Think of how much of your life is dictated by lines. Lines you stand in, lines you follow, lines that separate you from others. Internationally acclaimed musical artists Jason Moran and Alicia Hall Moran are doing their best to blur those lines and, in some cases, even erase them during a five-day residency at the Whitney Museum of Art from May 9-13.
“We want to figure out ways in which sound can function outside of our normal spaces,” Jason Moran said in a telephone interview.
The pianist and composer is well-known for pushing the boundaries of jazz and music in general, and when the power couple was approached by the Whitney to become artists in residence, they jumped at the chance to work together as well as with some of their favorite artists.
The five-day-long performance is called “BLEED” and features dozens of other artists, from spoken word performers to taiko drummers. For the Morans, the goal isn’t simply to throw things together, but to create interesting juxtapositions that are more than the sum of their parts.
“When people come, they should be able to feel the ways in which we forcibly press against each other,” Alicia Hall Moran said, speaking of their creative process.
“I know how Alicia has impacted my career even if other people didn’t know we were collaborating,” her husband said.
With “BLEED,” their personal and professional collaboration is on full display. Rather than simply indulging themselves with an opportunity to shine, the Morans have consulted their extensive network of artists to create a program as deep as it is eclectic. Here are a few highlights:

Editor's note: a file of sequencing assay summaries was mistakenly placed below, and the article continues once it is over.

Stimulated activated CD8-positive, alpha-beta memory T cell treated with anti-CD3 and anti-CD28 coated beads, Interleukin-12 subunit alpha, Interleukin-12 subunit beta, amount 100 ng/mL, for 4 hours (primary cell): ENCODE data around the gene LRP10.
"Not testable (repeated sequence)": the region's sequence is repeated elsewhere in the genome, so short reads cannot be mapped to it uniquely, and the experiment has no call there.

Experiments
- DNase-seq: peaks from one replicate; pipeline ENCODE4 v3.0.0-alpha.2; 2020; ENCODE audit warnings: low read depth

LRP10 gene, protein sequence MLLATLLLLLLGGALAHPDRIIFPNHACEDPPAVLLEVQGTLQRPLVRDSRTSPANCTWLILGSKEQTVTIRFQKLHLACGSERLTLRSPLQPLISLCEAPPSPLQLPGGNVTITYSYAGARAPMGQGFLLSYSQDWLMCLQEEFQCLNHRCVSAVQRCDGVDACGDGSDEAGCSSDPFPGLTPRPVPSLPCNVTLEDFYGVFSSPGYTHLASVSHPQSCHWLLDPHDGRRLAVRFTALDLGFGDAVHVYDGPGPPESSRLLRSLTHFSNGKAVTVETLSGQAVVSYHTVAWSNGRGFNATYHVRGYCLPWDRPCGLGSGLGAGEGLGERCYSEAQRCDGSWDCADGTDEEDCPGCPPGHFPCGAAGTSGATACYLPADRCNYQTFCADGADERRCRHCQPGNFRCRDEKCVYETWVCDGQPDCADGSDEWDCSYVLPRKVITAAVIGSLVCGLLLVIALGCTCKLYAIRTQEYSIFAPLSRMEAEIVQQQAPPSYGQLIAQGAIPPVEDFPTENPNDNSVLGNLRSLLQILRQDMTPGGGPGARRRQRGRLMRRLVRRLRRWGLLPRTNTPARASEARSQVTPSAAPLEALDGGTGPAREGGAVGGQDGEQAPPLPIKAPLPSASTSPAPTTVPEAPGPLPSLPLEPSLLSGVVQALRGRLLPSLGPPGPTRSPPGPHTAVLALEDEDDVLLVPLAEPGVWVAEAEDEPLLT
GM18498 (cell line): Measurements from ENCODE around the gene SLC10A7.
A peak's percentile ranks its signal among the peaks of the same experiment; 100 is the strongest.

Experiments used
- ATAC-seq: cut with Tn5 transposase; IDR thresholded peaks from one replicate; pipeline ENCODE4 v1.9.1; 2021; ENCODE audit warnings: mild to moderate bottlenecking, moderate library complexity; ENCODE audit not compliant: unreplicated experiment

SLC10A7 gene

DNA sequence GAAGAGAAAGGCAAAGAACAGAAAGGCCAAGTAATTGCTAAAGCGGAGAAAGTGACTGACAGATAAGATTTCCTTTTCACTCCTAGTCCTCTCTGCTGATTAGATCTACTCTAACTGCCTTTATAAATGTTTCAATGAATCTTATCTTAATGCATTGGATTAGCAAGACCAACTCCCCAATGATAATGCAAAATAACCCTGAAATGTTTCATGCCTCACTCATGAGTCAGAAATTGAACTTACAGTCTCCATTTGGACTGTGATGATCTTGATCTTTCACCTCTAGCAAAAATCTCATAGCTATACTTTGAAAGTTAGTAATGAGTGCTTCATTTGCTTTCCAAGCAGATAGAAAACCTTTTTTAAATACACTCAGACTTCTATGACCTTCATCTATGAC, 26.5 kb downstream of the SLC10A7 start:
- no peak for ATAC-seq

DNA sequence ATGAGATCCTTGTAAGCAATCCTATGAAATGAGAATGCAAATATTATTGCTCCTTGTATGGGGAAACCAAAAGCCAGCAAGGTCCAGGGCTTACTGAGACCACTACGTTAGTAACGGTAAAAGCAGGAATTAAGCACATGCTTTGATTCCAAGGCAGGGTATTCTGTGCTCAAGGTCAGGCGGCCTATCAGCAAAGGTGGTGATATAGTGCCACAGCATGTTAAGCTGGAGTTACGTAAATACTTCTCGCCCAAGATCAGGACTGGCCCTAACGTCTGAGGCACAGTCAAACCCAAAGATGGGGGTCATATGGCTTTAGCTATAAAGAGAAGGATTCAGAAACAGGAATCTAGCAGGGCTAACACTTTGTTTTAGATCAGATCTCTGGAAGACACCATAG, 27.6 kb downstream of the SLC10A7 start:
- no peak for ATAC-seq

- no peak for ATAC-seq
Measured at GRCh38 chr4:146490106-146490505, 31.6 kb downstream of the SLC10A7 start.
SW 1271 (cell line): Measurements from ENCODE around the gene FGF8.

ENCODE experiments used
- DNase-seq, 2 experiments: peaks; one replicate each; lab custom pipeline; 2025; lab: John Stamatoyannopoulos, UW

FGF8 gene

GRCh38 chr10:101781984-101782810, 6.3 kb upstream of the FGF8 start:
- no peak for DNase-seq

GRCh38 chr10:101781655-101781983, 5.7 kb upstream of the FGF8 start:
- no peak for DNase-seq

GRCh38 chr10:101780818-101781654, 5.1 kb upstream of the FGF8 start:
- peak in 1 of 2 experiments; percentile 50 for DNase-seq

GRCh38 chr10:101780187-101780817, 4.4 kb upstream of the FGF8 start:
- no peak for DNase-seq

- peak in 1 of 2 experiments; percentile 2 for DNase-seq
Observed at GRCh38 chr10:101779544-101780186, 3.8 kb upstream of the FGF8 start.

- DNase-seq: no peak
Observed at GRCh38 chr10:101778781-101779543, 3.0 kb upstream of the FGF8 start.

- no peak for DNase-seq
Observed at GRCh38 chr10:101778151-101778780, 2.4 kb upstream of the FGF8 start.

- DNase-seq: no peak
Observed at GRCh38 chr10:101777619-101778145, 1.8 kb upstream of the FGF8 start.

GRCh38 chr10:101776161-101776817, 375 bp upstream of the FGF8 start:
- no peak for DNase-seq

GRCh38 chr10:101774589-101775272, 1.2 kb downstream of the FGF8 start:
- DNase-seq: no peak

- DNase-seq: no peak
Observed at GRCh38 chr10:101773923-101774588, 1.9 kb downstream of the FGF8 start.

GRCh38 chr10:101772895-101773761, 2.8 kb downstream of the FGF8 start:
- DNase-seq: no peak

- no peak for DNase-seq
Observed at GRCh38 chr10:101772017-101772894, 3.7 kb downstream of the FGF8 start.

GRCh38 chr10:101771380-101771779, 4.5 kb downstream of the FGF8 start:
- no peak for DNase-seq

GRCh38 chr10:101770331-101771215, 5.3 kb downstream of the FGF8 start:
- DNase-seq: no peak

On Wednesday, May 9, from 12 to 1 p.m., artist Lorraine O’Grady joins [former Studio Museum in Harlem resident artist] Adam Pendleton in newly composed texts; and songs with the couple and string trio
On Thursday, May 10, Alicia Hall Moran will receive an acupuncture treatment from Jane Page, with taiko music from 11:30 a.m. to 12:30 p.m. From 5 to 6 p.m., she will sing the “Motown Project,” which remixes classic songs from that era with opera, featuring baritone Steven Herring and Jason Moran on piano.
On Friday, May 11, Target sponsors free admission to the museum and Grammy winner Esperanza Spalding will perform a solo bass concert.
Usually when there is music in a fine art museum, it is an accent or decorative, but the Morans are by no means window dressing. They seek to transform both the museum-going experience as well as the way you understand music and the collaborative process.
“There is give and take, but no hierarchy,” Alicia Hall Moran said of their working process.
To learn more about the program, visit www.whitney.org/Events/AliciaHallMoranAndJasonMoranInResidence. The Whitney Museum of American Art is located at 945 Madison Ave. at 75th Street in Manhattan. For more information, call (212) 249-4350.